5. Foreigners in the US B. How do we now assess the terrorist threat? Since Sept. 11, 2001, how have those involved in our immigration and border security system redefined its goals to address Islamic and other terrorism? 1. Borders and the terrorist threat a. Vulnerabilities exposed by al Qaeda and others b. Terrorist mobility's relationship with other transborder crimes c. Access to the US as a dimension of national policy 2. Redefined goals of the immigration and border security system a. Immigration and border security framework b. Intelligence and watchlisting c. Identity documents d. Screening prior to entry e. Screening at entry f. Border enforcement - north, south, sea g. Internal regulation, compliance, and enforcement h. International cooperation C. Key participants and their contributions to the redefined mission. How has the US immigration and border security system changed to address Islamic and other terrorism? 1. The White House a. Immediate response and its impact b. Current role c. Recommendations 2. The CIA and other intelligence agencies a. Immediate response and its impact b. Terrorist identity intelligence c. Terrorist mobility intelligence d. Watchlisting and terrorist tracking e. Recommendations 3. Department of State a. Immediate response and its impact b. Current role c. Opportunities and vulnerabilities d. Recommendations 4. Department of Justice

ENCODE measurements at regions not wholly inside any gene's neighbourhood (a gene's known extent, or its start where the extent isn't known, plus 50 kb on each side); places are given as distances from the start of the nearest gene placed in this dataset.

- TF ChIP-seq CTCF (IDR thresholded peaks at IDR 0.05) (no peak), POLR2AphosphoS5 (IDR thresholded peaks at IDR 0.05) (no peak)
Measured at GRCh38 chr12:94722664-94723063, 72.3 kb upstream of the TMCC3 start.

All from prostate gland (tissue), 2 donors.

a. Immediate response and its impact b. Current role c. Opportunities and vulnerabilities d. Recommendations 5. Department of Homeland Security a. Immediate response and its impact b. Transformation at the nation's borders c. Key achievements d. Key weaknesses e. Recommendations 6. Department of Defense and other military [tbd] a. Immediate response b. Current role c. Recommendations 7. State and local authorities a. Immediate response b. Current role c. Recommendations 8. Private sector and citizens a. Immediate response b. Current role c. Recommendations IV. Conclusion